How are you doing?
Work in Progress
By Ivan Morgan
Here’s a new word for us all: greedflation. It refers to the belief many have that some large companies are taking advantage of rampant inflation to jack up their prices for more profit.
Is inflation driven by greed? Are corporations charging more than they need to cover their rising costs?
Corporations are in the business of making money. The most money they can. That’s the only business they are in. How they make that money is secondary. You and I rely on competition between them to keep prices down. Is this working?
Is greedflation a thing? Like everything else about the economy, it depends who you ask.
There’s little point in asking an economist.
I learned something about economists in my travels. You can find one to justify anything. I once attended a lecture at Memorial where a well-respected economist from an Ivy League university in those United States spent an hour confidently striding up and down the stage, using many confusing graphs to show how there was no way the price of oil would fall. Several years later it was $30 a barrel.
A decade ago, I attended another lecture at Memorial where the province’s most respected economist patiently explained to us why Muskrat Falls was a good project. Nuff said.
Economics is not called the dismal science for nothing.
Not much point asking a politician either. All political parties and ideological groups have their own economists who tell them what they want to hear. Don’t take my word for it. Google greedflation. Lefty economists say it’s ruining our lives. Right wing economists say its left-wing nonsense, corporations are having as tough a time as you and I are.
“Our studies prove …!” Etc., etc.
Ask a businessperson? It’s big corporations who are accused of this. They aren’t talking. You won’t find local businesses so quick to gouge you. They too are facing skyrocketing prices and most of them have to look you in the eye. Most are caught in the squeeze between their customers and their suppliers.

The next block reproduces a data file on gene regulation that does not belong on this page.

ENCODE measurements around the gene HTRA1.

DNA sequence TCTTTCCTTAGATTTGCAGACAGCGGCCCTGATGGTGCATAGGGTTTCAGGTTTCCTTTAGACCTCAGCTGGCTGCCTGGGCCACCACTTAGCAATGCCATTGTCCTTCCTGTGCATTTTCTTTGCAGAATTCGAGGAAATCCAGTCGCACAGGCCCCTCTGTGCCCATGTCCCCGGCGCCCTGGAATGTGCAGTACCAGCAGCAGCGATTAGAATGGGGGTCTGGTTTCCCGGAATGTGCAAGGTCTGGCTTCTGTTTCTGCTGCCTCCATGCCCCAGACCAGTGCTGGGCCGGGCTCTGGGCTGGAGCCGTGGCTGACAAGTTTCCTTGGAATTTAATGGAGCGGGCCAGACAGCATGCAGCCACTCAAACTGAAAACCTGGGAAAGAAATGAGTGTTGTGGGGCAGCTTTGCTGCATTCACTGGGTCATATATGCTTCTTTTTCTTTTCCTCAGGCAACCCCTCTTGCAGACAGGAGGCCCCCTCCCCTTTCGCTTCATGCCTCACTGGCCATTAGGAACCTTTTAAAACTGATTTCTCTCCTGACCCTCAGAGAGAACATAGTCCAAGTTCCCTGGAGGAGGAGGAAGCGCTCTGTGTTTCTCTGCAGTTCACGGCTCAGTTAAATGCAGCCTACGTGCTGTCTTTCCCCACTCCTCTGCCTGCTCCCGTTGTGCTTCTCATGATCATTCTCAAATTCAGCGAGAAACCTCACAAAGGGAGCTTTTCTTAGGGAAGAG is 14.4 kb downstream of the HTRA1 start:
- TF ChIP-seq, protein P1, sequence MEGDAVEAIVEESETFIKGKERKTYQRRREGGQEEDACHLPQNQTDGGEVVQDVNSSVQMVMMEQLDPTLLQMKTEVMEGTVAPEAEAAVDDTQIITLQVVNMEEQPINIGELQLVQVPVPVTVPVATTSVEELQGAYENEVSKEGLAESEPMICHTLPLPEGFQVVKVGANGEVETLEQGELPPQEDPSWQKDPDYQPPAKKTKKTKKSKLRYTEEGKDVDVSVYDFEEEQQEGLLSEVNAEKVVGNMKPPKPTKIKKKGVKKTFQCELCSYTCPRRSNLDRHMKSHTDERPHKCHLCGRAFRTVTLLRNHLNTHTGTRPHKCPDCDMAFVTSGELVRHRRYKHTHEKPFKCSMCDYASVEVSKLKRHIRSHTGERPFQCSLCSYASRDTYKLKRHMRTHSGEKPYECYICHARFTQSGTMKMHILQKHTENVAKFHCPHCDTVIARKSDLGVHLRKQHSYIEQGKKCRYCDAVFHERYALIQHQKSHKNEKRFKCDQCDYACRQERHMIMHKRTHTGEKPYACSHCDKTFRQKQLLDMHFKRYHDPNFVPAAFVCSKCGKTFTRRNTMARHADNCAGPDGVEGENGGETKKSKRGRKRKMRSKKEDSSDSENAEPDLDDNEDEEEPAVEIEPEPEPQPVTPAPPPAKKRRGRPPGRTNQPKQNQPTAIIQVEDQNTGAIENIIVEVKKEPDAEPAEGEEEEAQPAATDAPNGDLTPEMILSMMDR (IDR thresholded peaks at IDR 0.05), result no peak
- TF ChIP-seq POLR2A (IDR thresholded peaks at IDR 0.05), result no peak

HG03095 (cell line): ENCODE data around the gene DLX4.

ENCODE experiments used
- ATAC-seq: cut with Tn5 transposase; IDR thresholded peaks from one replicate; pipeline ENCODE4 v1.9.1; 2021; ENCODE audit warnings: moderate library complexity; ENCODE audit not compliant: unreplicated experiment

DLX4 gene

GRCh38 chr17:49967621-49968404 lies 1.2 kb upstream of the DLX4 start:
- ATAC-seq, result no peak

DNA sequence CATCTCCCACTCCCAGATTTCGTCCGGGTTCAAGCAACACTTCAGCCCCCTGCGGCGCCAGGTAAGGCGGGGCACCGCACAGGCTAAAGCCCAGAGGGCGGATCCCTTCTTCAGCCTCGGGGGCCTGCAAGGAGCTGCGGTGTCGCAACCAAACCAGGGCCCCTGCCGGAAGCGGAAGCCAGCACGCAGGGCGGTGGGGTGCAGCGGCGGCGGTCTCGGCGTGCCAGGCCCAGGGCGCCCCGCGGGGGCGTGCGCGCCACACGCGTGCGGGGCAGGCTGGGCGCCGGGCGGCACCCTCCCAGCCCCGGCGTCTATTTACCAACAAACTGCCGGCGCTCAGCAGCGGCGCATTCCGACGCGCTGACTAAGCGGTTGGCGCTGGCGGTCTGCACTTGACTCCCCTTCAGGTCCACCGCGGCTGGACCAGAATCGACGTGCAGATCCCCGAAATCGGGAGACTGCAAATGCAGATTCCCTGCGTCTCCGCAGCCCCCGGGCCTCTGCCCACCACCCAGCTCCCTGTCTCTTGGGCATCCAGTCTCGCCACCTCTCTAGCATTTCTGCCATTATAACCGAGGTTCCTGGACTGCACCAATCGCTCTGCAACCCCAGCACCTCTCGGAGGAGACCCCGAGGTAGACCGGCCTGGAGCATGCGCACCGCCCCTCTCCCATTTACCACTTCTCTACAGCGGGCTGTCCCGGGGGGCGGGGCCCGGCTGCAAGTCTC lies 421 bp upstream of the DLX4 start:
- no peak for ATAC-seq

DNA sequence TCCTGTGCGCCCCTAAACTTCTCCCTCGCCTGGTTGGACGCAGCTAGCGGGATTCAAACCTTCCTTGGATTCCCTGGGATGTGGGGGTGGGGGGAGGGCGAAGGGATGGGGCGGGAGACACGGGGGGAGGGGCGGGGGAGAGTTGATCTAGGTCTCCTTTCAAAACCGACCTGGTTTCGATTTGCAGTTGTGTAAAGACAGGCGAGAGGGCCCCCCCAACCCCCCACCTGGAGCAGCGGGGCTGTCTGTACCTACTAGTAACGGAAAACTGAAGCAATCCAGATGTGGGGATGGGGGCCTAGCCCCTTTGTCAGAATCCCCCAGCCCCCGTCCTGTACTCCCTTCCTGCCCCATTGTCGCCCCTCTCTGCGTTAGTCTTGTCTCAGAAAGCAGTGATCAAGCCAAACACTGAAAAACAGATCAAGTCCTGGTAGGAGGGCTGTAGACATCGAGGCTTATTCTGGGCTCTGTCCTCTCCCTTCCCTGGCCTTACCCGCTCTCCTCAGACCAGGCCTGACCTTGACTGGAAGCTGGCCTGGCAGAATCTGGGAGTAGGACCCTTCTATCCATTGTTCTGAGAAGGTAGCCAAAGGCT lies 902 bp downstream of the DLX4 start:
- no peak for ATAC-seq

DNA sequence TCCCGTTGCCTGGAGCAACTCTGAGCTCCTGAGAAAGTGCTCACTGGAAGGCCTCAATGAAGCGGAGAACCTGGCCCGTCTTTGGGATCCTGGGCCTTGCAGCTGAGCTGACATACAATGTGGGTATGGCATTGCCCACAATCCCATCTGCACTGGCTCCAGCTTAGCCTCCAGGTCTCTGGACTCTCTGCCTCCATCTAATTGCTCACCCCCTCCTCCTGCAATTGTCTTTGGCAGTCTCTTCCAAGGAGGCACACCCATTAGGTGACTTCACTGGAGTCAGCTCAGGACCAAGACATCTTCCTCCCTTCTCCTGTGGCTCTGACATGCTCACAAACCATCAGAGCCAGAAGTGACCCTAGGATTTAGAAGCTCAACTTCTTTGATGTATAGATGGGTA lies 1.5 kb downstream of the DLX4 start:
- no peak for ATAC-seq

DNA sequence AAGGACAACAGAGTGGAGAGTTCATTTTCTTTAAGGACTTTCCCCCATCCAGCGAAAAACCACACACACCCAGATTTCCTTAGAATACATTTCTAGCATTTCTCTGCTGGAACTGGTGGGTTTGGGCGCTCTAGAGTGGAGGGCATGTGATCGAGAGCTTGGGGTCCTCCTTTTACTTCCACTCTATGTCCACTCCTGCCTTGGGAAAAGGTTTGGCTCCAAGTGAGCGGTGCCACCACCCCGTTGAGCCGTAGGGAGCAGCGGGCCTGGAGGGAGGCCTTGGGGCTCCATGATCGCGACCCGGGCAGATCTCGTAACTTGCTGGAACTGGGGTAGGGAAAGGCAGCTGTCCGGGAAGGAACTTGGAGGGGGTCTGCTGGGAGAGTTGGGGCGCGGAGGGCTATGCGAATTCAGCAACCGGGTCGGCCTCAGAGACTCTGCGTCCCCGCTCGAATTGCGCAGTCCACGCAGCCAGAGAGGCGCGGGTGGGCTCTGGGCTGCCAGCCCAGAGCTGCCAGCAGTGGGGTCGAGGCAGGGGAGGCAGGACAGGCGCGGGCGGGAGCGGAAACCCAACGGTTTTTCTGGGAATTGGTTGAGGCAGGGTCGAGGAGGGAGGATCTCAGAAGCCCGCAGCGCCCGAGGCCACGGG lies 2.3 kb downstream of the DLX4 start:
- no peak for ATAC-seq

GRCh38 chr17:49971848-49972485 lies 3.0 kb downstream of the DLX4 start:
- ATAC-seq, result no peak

I worked in politics long enough to know political people see what they want to see, and blame their opponents when things go bad – like inflation. Watch the news – that’s what they do. I am more interested in what regular folks see.
Is greedflation a fact or a mindset? Are people seeing corporate greed encroaching on their lives?
A while back I was standing in long line at a supermarket, buying a mop and a bucket. People in the line were complaining that there weren’t enough tellers. An employee offered them the chance to go use the self-checkout (I call them robots).
That was not received well. Some folks in the line didn’t want to be forced onto self-checkouts. One fellow started in on how they are taking away jobs and fattening the company’s bottom line. It was interesting to listen. There were some who shrugged and went over to check out their stuff on the self-checkouts. A few of us didn’t. There was muttering about everything being sacrificed for profit. Suddenly an elderly woman turned to me, pointed at my brand-new mop and bucket and said, “You watch, they’ll be having you mop the floors on your way out yet!”
There was, as they say, laughter.
Big corporations are focussed only on profit, delivering cash to their shareholders. Executives who don’t understand that aren’t executives for very long. Is the temptation to jack up prices to pad the bottom line too great? Who knows? There are lots of reasons given for the inflation we are currently experiencing: supply chain issues, labour shortages, supply and demand pressures, a war in Europe. Is greed also to be factored in?
What I do know is the oil companies aren’t hurting. Big food corporations aren’t hurting. The power company is not hurting.
Here’s my question: how are you doing?